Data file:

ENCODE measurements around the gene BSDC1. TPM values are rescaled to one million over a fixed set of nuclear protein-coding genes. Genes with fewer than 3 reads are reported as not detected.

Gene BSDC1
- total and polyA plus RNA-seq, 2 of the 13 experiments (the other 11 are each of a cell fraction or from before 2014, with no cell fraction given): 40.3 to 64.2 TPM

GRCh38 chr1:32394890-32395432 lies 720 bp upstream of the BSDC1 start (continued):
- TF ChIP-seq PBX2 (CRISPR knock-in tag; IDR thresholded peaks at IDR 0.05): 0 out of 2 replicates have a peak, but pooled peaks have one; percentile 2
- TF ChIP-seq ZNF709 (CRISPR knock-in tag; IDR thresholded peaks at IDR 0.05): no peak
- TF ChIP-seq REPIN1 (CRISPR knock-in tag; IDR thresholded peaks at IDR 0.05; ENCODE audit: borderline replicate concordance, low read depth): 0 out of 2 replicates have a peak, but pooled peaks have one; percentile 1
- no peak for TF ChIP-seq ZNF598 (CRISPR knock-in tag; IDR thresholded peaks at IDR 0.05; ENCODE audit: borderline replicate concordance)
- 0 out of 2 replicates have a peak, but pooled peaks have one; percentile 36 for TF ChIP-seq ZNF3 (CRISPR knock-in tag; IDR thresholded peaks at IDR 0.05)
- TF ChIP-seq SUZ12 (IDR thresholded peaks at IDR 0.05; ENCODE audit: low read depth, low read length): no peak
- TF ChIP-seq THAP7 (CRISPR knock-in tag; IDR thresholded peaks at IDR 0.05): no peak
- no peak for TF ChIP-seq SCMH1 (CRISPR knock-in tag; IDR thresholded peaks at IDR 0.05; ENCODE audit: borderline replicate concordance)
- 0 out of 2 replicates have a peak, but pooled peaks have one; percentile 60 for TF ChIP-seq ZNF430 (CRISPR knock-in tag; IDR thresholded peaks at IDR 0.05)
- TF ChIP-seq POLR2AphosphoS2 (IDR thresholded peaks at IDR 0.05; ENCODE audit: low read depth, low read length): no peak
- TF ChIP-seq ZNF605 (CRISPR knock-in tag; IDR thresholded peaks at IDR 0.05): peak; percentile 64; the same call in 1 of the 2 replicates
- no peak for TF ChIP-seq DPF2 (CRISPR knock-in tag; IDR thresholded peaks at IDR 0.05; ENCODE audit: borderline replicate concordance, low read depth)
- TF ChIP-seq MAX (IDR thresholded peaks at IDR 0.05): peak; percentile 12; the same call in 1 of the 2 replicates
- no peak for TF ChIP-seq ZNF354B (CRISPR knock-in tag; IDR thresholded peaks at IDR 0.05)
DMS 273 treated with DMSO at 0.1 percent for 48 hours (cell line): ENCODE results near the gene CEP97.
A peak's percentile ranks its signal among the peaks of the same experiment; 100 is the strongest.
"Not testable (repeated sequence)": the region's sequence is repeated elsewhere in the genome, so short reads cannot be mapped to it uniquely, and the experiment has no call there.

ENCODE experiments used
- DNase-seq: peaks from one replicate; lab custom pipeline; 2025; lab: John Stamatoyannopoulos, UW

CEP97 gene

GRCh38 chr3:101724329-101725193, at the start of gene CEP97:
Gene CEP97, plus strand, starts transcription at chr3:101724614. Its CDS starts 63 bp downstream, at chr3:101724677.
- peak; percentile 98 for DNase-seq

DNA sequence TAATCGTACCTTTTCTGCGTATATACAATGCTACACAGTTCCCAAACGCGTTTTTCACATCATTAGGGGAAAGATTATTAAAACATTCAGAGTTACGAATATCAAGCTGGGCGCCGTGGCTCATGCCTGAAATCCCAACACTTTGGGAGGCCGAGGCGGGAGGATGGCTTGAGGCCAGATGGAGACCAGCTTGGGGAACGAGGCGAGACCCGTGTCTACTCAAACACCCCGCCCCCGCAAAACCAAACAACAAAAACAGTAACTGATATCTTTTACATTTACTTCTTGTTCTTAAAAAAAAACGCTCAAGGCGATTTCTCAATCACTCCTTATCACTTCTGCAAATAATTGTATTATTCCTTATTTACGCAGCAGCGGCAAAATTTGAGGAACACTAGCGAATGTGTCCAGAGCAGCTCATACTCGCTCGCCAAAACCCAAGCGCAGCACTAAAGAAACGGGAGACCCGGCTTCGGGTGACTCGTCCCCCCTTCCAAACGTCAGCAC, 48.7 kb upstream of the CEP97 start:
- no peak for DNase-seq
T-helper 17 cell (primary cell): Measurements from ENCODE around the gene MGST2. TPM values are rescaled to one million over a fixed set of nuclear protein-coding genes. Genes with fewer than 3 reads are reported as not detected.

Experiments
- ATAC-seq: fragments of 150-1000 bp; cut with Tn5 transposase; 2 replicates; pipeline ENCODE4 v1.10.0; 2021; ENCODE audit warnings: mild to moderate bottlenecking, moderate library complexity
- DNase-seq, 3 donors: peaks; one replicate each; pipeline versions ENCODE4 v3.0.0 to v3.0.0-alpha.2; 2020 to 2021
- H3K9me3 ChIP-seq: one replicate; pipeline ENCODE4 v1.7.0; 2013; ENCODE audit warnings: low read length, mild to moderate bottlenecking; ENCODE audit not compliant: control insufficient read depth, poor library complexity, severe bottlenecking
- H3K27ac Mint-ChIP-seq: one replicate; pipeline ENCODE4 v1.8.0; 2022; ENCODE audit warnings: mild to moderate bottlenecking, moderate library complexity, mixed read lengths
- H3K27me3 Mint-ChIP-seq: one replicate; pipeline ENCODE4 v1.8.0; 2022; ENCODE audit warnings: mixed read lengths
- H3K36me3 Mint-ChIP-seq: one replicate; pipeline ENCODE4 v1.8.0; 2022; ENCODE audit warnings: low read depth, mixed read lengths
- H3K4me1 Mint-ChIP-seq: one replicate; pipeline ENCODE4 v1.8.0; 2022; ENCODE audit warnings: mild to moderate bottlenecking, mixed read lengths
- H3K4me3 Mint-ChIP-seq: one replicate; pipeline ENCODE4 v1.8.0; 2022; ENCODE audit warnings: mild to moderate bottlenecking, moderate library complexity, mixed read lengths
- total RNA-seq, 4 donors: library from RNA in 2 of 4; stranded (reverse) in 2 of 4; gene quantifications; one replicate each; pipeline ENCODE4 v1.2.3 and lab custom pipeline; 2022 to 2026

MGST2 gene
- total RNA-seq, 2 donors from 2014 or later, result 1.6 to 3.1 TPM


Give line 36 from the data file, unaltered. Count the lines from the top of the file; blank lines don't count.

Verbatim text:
- H3K27me3 Mint-ChIP-seq: one replicate; pipeline ENCODE4 v1.8.0; 2022; ENCODE audit warnings: mixed read lengths